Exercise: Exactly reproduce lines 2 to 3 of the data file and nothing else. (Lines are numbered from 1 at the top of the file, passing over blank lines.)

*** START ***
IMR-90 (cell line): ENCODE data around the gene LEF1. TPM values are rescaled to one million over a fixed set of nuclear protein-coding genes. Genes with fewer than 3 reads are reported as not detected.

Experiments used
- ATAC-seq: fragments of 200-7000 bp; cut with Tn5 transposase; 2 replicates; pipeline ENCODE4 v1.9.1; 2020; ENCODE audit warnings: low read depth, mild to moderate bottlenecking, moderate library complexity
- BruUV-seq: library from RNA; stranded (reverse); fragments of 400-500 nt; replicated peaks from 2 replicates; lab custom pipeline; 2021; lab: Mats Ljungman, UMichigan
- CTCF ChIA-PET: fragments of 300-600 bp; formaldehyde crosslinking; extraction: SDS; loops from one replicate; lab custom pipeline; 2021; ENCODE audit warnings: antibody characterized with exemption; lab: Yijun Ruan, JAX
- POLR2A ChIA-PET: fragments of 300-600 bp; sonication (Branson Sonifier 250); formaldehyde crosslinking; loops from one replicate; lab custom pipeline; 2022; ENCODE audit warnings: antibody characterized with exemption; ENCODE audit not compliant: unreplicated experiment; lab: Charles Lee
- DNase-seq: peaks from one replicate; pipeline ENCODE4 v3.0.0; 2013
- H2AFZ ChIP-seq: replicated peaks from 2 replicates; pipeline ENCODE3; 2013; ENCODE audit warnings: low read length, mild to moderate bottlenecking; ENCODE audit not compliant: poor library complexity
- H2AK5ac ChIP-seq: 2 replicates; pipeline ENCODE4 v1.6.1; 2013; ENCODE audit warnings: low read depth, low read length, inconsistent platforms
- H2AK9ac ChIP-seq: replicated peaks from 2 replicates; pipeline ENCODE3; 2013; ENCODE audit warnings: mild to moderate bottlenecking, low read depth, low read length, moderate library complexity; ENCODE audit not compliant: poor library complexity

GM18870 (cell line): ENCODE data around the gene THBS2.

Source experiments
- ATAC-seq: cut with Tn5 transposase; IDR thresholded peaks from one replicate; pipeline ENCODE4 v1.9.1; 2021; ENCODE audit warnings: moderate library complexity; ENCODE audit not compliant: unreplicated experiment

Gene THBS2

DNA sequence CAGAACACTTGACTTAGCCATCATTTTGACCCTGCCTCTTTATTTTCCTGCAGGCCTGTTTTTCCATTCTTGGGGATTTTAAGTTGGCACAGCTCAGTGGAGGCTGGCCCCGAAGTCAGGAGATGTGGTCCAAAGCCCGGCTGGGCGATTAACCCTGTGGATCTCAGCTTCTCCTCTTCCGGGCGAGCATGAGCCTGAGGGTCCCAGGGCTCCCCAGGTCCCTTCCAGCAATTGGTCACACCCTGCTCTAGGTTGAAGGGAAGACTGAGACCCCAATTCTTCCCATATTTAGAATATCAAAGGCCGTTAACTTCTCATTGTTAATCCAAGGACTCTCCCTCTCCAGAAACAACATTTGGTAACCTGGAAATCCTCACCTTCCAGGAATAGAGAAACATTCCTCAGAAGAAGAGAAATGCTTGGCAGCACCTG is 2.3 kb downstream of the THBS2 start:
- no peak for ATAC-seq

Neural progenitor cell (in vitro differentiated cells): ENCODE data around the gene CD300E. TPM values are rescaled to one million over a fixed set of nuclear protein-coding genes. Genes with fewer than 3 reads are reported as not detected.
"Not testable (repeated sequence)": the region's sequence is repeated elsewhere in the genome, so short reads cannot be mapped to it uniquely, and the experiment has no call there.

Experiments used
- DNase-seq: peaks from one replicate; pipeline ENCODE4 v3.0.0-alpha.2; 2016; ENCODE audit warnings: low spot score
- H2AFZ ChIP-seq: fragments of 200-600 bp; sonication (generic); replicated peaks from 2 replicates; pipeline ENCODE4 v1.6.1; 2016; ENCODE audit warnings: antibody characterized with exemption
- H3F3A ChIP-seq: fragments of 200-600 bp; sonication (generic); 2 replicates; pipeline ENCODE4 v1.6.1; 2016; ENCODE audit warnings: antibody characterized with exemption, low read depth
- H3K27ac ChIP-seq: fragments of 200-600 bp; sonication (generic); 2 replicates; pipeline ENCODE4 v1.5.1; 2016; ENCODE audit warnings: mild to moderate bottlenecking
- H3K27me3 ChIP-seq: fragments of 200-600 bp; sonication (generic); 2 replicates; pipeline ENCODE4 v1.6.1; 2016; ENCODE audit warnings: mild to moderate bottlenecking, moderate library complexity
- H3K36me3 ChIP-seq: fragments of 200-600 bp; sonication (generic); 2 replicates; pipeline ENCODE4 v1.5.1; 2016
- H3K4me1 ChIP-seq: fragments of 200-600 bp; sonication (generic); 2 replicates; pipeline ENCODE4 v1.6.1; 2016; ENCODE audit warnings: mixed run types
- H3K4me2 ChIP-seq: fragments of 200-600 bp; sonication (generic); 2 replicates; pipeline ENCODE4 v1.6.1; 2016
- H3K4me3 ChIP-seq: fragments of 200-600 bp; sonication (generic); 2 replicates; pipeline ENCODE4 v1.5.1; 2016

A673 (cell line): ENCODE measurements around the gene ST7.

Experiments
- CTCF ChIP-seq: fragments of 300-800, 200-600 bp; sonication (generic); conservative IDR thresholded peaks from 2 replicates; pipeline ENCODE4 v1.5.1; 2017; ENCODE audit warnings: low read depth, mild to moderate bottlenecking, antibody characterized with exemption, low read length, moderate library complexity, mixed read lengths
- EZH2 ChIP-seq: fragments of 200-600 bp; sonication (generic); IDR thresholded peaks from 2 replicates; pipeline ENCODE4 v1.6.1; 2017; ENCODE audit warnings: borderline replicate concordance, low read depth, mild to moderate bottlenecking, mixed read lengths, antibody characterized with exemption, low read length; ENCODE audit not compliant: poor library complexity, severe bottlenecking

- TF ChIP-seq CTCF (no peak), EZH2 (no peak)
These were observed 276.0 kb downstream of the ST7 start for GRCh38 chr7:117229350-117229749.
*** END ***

Experiments used
- ATAC-seq: fragments of 200-7000 bp; cut with Tn5 transposase; 2 replicates; pipeline ENCODE4 v1.9.1; 2020; ENCODE audit warnings: low read depth, mild to moderate bottlenecking, moderate library complexity